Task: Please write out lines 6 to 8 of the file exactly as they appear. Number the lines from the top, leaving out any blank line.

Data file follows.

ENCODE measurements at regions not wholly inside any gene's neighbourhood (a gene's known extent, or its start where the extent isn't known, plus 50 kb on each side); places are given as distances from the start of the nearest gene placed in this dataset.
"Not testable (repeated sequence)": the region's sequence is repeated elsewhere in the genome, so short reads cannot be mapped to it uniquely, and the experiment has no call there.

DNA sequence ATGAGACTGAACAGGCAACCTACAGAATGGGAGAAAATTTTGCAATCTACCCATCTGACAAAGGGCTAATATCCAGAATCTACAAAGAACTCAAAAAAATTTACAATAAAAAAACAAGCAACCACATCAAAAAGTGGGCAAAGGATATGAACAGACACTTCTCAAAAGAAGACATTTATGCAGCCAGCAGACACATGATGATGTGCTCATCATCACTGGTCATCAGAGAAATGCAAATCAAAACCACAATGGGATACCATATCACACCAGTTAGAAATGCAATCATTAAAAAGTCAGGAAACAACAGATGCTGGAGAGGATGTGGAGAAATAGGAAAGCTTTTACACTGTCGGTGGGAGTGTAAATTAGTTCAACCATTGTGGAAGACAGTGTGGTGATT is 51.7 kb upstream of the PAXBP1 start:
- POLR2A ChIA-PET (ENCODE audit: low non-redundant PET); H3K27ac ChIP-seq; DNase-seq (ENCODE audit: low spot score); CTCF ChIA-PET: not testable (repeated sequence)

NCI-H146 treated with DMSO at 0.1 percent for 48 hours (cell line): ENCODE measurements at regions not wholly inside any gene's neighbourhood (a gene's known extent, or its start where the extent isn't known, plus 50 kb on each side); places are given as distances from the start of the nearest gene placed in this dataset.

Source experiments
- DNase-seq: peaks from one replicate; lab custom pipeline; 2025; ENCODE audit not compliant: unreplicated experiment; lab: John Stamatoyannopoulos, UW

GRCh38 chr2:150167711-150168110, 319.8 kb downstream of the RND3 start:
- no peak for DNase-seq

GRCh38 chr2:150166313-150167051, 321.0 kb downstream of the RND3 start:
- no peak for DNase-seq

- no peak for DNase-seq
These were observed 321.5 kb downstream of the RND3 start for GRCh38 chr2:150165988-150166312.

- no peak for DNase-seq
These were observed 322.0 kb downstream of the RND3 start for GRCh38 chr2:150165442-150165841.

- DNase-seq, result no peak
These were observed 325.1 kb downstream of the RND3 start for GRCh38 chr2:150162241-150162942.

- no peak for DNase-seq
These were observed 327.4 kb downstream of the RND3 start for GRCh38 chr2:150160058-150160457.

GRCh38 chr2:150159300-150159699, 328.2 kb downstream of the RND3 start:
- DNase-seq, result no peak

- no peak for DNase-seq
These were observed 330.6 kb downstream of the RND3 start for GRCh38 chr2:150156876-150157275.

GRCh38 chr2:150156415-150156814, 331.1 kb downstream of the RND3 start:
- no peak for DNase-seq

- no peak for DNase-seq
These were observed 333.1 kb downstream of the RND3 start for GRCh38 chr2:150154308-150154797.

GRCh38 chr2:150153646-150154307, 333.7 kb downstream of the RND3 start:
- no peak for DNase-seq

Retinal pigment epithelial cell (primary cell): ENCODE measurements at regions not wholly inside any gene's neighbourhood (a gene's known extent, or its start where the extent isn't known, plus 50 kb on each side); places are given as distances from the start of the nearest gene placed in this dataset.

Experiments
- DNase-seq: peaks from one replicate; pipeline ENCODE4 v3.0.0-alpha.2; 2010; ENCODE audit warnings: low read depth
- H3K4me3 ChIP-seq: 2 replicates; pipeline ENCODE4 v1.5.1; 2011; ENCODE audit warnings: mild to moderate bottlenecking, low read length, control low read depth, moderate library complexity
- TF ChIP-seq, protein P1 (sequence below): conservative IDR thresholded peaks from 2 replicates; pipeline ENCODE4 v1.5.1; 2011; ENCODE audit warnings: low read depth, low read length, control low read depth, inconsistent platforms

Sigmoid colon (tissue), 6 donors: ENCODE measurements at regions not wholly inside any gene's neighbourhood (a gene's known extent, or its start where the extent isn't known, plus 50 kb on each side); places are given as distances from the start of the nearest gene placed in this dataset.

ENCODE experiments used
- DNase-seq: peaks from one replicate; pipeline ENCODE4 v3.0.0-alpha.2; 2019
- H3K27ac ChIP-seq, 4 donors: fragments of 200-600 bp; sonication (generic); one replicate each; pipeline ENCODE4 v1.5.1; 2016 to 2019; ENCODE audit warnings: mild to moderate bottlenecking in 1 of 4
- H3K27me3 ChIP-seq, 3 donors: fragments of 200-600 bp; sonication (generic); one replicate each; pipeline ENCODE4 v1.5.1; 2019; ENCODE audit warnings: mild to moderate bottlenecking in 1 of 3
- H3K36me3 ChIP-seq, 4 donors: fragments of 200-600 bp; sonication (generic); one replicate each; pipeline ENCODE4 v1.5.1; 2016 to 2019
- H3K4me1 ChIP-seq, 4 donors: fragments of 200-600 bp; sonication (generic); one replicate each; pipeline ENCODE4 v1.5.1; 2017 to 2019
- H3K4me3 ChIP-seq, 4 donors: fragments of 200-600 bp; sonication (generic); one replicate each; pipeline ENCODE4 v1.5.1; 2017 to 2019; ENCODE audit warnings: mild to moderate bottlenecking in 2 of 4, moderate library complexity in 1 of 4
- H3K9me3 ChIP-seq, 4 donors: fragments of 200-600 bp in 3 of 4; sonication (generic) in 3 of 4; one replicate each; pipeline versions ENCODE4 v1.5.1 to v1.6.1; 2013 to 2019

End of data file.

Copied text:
Source experiments
- DNase-seq: peaks from one replicate; lab custom pipeline; 2025; ENCODE audit not compliant: unreplicated experiment; lab: John Stamatoyannopoulos, UW

GRCh38 chr2:150167711-150168110, 319.8 kb downstream of the RND3 start: